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Home / Fitness / Healthy alternatives for a sweet Diwali

Healthy alternatives for a sweet Diwali

A handy guide to the best sweet substitutes, and what to do with leftover mithai.

fitness Updated: Oct 26, 2019, 19:34 IST
Kavita Devgan
Kavita Devgan
Hindustan Times

Whether you’re gifting, receiving or nibbling when no one’s looking, the Diwali mithai box can be a health minefield. When in doubt, pick dry-fruits and nuts over mithai and chocolate. And don’t overeat – leftovers make cool treats too

To control blood sugar: Eat pistachios


The pistachios’ low glycemic index means they have minimal effects on blood sugar. They also have protein, healthy fats, and fibre, which support healthy blood glucose in the body. They’re loaded in magnesium, another tool in blood-sugar management. How sweet is that?

If you’re tired and low: Eat walnuts


It packs the most antioxidants (vitamin E, ellagic acid, melatonin, carot-enoids) of all the nuts in your shiny tray. Plus it’s a rare vegetarian source of omega-3s, which help the brain function properly and help beat depression, ADHD, and Alzheimer’s disease.

If you look at screens all day: Eat apricots

They’re loaded with vitamin A, carotenoids and xanthophylls, which protect the retina, and by extension, your vision. They also deliver immune boosting vitamin C and a number of potent antioxidants like quercetin, and catechin, which help keep inflammation away.

If your heart’s in trouble: Eat almonds

Their high levels of vitamin E and magnesium are very heart friendly. Plus they contain tryptophan, which cuts stress, acts as a nerve relax-ant and helps you sleep better.

If your blood pressure needs toning down: Eat figs

Dried figs are rich in potassium, which balances out the sodium from all the salty foods you might be eating. A little extra potassium will go a long way to help balance the electrolytes in the body and tone down blood pressure.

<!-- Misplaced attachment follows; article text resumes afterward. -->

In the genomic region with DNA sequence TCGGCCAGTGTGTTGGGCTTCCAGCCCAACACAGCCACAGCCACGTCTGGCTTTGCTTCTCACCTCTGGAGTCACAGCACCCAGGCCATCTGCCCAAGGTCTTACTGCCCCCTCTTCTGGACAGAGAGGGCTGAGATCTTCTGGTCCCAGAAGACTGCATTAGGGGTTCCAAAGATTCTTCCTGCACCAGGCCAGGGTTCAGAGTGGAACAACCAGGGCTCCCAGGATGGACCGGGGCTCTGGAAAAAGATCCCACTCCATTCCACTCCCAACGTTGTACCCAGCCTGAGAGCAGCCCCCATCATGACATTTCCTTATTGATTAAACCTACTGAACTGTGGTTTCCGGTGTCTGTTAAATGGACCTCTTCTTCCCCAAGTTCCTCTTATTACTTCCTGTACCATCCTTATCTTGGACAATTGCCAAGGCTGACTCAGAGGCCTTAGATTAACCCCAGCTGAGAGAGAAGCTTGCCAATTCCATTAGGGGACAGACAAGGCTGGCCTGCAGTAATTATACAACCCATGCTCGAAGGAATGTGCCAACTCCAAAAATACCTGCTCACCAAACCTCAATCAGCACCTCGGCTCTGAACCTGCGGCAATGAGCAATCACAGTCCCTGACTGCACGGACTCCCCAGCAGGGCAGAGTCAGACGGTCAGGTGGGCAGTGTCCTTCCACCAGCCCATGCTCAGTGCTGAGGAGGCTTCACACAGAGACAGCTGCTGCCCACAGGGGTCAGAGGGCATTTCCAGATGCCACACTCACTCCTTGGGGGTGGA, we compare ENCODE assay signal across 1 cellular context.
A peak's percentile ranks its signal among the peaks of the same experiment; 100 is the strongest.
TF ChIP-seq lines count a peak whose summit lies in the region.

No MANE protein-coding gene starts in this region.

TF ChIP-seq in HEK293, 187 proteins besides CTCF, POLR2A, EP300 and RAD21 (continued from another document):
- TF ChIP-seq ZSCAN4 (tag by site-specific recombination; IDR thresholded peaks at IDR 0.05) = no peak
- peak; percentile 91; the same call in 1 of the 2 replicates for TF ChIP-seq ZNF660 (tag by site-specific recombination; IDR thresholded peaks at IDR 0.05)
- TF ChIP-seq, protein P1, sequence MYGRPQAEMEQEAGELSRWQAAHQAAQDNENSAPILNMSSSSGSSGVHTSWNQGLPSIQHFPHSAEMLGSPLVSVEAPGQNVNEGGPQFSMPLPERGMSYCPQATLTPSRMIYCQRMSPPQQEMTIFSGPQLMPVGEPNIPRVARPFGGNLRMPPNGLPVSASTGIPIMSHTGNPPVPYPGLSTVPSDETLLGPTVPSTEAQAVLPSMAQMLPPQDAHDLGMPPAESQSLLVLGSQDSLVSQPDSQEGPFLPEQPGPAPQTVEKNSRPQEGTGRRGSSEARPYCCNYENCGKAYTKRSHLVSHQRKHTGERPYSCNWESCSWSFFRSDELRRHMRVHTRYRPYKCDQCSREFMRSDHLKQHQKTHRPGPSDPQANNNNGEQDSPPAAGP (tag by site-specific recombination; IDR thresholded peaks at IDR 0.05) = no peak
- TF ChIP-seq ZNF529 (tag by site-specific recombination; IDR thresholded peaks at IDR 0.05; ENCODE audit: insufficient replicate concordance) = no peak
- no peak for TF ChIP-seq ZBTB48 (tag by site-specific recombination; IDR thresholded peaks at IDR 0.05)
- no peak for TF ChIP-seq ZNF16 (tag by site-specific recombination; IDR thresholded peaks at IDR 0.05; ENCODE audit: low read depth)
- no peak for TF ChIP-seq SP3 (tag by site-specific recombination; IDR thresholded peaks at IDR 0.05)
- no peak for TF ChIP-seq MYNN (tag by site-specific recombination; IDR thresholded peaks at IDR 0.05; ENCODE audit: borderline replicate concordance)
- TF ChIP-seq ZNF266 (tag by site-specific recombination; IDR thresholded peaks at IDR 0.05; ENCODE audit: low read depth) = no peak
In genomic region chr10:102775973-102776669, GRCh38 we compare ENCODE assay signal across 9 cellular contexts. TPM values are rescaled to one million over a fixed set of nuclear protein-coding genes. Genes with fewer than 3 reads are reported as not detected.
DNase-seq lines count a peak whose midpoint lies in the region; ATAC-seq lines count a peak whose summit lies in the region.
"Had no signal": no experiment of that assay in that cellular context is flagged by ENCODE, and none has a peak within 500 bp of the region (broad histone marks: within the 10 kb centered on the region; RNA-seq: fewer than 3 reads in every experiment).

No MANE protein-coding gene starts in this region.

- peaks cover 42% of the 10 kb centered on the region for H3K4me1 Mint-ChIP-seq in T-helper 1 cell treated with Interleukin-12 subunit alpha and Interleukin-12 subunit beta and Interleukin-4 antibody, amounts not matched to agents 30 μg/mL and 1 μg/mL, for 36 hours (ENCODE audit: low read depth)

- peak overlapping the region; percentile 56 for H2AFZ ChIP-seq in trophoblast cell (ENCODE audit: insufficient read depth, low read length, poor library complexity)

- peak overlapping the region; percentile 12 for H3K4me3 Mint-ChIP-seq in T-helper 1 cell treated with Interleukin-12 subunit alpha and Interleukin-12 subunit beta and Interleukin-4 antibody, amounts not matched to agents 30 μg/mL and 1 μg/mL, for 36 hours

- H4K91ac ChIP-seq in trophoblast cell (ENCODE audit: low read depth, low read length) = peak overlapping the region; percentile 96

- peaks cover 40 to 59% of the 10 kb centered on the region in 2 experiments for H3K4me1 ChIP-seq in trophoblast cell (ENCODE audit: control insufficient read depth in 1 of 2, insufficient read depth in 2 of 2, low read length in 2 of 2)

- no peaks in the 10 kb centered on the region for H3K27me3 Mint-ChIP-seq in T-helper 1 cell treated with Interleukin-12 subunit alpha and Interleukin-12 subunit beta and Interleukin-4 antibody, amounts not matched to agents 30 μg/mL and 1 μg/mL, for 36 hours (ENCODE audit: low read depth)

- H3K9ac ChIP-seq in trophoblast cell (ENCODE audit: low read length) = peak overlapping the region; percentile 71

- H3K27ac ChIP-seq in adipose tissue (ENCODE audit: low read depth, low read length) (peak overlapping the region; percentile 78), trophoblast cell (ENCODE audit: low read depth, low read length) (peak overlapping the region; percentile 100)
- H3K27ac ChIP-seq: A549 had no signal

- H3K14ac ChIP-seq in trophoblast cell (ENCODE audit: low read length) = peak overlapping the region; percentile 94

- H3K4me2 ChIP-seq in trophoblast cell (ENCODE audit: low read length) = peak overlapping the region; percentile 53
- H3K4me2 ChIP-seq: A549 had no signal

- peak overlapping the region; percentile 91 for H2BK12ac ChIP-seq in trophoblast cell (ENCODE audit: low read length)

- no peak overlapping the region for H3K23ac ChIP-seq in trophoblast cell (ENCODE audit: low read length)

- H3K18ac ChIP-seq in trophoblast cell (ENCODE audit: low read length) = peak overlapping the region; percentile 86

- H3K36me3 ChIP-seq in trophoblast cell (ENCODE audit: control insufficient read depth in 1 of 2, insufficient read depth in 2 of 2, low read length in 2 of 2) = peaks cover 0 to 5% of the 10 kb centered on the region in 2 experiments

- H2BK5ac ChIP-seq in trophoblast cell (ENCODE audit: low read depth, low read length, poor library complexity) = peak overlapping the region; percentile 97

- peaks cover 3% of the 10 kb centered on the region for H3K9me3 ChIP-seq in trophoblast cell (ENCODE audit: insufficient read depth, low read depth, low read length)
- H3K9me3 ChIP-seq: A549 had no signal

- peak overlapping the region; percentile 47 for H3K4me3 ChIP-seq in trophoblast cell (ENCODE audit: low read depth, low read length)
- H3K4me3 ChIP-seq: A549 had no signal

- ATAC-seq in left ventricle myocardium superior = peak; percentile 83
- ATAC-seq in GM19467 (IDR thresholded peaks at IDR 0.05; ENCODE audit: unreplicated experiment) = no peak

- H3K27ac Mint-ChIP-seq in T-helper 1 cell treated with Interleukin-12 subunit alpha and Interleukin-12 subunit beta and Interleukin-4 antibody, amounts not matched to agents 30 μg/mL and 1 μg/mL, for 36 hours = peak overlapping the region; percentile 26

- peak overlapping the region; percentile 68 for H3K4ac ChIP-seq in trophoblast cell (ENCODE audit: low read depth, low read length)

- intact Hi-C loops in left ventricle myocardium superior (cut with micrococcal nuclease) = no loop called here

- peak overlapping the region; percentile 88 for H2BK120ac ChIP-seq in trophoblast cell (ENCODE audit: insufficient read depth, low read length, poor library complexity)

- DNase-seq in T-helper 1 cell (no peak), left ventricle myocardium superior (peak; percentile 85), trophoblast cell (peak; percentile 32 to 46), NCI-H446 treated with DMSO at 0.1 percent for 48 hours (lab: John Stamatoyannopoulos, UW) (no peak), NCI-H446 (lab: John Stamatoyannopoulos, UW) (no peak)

If you’re prone to fractures: Eat cashews


All those trace minerals like copper, manganese, magnesium and phos-phorus, so hard to find in foods, are easily delivered through the humble kaju. Copper helps maintain flexibility in blood vessels, bones and joints; magnesium boosts bone health; phosphorous keeps bones and teeth strong.

If your wrinkles are starting to show: Eat peanuts

It is loaded with folate, a mineral that protects against cognitive decline. Also delivers the potent anti-aging molecule resveratrol (also found in red wine and grapes).

If you need an energy boost: Eat raisins

Festivities can be exhausting. A small handful of raisins act as a con-centrated source of energy, vitamins, electrolytes and minerals. They’ll keep you going until the next meal and they’re high in fibre content, so your sugar levels won’t spike quickly.

If you’ve been drinking: Eat dates

  • Walnut smoothieCombine 250 ml milk, 1 cup yoghurt, 25 gm walnuts, 1 tsp vanilla ex-tract, 25 gm dates (pitted) and a pinch of cinnamon and whirl in a mixie until the dates are crushed and the mixture is smooth. Add ice and blend briefly.
  • Walnut snackMix 8 halves of crushed walnuts and 4 deseeded, chopped dates into 1 cup beaten yogurt and top with 1 tbsp honey. Chill and have.
  • Sandwich fillings/toppingsCrushed raisins and nuts (any) soaked in orange juiceCottage cheese, cucumber, tomato and datesCrushed, peeled peanuts and grated carrotsCream and chopped nuts and raisins (any)

Dates contain antioxidants called polyphenols, which help to remove free radical toxins from the body naturally. Eating dates soaked over-night is a common remedy for hangovers too.

If you’re putting on the kilos: Eat pine nuts

They contain pinolenic acid, which triggers the release of an appetite-suppressing hormone, making them a good weight-loss aid.

If your thyroid needs help: Eat Brazil nuts

They’re packed with selenium which can help improve thyroid function.

If you’re prone to illness: Eat pecans

Pecans are one of the best known dietary sources of vitamin E, which keeps the immunity is good shape, apart from helping skin stay supple.

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